January 19th, 2021
How has ESG investing coped during the pandemic?
In recent years, environmental issues have dominated headlines as high-profile figures such as David Attenborough and Greta Thunberg have sought to raise awareness about the effects of global climate disruption.
This increased awareness led to a growth in ESG and ethical investing, a trend which accelerated after the outbreak of the coronavirus in 2020.
If you’re considering ESG investing, you might have wondered how it has fared. Read on to find out how ESG investments have performed during the pandemic.
ESG factors determine how ethical an investment is
ESG – Environmental, Social, Governance – is a term used to describe the three main factors in measuring the societal impact and sustainability of a company.
- Environmental factors – When you hear the term ESG, environmental factors may jump to mind. Issues such as global warming, plastic waste, and pollution are all serious environmental problems that many people want to do their part in fixing.
ESG investing prioritises companies with production methods that are both ethical and sustainable, as well as ones which aim to lower their carbon footprint.
- Social factors – This looks at how a community views a company, as well as the company’s relationship with communities and their own workers. This criterion considers issues such as fair and equal wages, good working conditions, and good employee relations.
An example of investor reaction to a company’s poor record on social issues would be the Boohoo wages scandal in 2020, which saw the company’s value fall by more than £1 billion.
- Governance factors– This criterion looks at issues such as the fair election of Board members, the pay of executives, as well as wider issues such as corruption or nepotism within a company.
Failures in governance were highlighted as an important issue due to the role they played in causing the 2008 financial crash.
ESG can be a good way to tailor your investments to match your ideals. There are essentially three different ways that fund managers approach ESG investing.
The first is with positive screening, which involves seeking out companies with a proven record on ESG issues. The second approach is negative screening, which instead rules out companies with a poor ESG record, such as ones which manufacture guns or tobacco.
Finally, there is the ‘best in class’ approach, which means choosing a sector that you would like to invest in and then selecting the company with the best ESG credentials in that sector.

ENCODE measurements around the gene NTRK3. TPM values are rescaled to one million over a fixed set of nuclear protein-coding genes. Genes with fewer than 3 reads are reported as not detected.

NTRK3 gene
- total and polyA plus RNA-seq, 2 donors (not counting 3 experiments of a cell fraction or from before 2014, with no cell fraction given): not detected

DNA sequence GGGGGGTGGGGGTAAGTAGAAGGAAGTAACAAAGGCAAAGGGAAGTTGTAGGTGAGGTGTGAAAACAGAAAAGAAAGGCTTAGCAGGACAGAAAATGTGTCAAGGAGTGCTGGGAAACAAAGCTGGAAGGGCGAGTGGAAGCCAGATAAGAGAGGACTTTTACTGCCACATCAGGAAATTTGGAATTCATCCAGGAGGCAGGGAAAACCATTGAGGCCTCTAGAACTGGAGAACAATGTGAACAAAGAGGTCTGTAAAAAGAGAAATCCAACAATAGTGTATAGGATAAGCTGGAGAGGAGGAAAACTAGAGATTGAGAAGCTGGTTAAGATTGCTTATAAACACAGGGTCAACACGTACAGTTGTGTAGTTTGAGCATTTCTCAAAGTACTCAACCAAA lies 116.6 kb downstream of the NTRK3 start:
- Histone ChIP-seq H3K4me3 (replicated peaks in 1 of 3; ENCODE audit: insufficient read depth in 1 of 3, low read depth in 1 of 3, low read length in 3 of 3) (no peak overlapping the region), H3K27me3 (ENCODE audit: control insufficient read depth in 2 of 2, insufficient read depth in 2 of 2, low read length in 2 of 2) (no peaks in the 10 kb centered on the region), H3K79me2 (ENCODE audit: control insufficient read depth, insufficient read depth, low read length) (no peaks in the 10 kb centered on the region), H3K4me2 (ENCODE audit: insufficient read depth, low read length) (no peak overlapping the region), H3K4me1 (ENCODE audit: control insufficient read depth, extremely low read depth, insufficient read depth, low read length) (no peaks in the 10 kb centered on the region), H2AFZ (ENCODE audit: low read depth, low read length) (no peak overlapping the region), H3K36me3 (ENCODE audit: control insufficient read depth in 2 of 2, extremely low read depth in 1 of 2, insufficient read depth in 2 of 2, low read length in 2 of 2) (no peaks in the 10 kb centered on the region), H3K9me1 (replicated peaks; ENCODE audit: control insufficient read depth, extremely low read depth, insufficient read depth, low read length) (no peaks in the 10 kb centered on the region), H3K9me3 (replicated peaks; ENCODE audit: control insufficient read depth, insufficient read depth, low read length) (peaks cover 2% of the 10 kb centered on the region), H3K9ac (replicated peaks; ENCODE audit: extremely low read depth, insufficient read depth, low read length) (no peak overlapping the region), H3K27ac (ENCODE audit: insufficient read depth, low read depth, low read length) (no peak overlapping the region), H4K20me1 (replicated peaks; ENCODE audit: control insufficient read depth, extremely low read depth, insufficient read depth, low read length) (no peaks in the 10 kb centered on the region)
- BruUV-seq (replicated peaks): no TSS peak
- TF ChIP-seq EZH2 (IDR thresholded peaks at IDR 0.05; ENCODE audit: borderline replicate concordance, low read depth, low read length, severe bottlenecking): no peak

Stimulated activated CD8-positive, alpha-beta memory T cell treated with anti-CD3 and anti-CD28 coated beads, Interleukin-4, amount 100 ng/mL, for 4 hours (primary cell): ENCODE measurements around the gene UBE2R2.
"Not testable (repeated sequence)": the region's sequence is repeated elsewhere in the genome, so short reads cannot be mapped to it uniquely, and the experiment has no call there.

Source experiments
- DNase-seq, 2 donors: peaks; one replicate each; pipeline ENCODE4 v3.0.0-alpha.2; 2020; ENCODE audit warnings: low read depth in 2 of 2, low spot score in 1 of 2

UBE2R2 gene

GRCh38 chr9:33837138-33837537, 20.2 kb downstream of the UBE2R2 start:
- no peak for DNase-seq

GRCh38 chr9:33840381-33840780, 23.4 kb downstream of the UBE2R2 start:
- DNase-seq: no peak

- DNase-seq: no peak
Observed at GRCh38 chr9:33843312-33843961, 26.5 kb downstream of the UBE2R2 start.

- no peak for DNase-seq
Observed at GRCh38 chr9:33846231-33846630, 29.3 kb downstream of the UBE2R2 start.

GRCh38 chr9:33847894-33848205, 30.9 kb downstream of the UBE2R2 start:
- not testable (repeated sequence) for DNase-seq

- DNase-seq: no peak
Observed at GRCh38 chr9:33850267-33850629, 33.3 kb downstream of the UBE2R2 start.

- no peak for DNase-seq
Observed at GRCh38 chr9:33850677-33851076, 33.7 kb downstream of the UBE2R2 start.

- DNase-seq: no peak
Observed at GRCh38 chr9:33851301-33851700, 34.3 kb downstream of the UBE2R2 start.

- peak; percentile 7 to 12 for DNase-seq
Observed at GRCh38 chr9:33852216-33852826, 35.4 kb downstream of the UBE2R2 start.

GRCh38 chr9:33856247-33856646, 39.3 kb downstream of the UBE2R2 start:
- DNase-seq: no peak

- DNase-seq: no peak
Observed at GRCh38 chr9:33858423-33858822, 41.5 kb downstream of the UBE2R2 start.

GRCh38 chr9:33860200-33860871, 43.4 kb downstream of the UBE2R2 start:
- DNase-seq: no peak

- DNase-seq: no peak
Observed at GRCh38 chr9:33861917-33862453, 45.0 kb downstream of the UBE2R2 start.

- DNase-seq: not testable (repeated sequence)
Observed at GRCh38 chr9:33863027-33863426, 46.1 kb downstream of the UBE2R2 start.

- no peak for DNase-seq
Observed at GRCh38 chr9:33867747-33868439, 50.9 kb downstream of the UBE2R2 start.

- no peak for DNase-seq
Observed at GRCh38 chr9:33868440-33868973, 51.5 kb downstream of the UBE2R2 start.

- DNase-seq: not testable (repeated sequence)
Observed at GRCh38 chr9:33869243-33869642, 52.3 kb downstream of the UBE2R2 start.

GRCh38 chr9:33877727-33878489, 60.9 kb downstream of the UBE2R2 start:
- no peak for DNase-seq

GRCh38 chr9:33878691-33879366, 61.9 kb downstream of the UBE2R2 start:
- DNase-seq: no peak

The sustainability of ESG investing has made it an attractive option
Increased awareness of ESG issues in recent years has prompted increased interest in ethical investing. According to a report published in FT Adviser, inputs into ESG funds increased by nearly 2,500% between 2014 and October 2019.
One of the main attractions of ESG is its focus on sustainable investments, which is why there has been a large increase in interest in ESG funds in 2020.
According to a recent survey by insurance provider Aviva, over half of people surveyed said that the pandemic had made them more likely to consider ESG factors when investing. Among those who already consider ESG, 81% said the pandemic has made it even more important.
This change in attitudes has had direct impact on people’s investing habits. According to a report published in FT Adviser, 85% of surveyed UK financial advisers have seen a rise in client requests to allocate some of their capital to ESG funds since the start of the pandemic.
One of the consequences of the pandemic was a fall in the price of oil, due to significantly reduced demand. To many investors, this showed the fragility of the energy sector as funds including oil had been impacted whilst many ESG funds had not.
This is partly because many ESG funds invest heavily in the pharmaceutical and technology industries, which both prospered during the lockdown.
Furthermore, the greater element of community spirit and shared responsibility that many people showed during the pandemic may also have affected people’s investment decisions.
For many investors, the pandemic was ESG’s first real ‘acid test’ and demonstrated that ESG not only has moral benefits, but can also be a dependable and profitable investment choice.
A report found stocks with a high ESG rating to be much less volatile
As the coronavirus pandemic grounded planes, reduced the number of cars on the road, and disrupted many businesses, sustainability became an important issue for many investors.
According to figures from Fidelity’s Putting Sustainability to the Test report, published in FT Adviser, stocks with a higher ESG rating were far less prone to volatility in the broader market, falling less when markets collapsed but also rising less when they began their recovery.
The resilience of ESG stocks made them an attractive option, and the report noted that inflows into ESG funds had quadrupled between January and November.
Furthermore, stocks with high ESG ratings outperformed those with lower ratings in every month from January to September, with only one exception.
The resilience and profitability of ESG funds during the pandemic only goes to show that investing with a conscience can have its rewards.
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The value of your investment can go down as well as up and you may not get back the full amount you invested. Past performance is not a reliable indicator of future performance.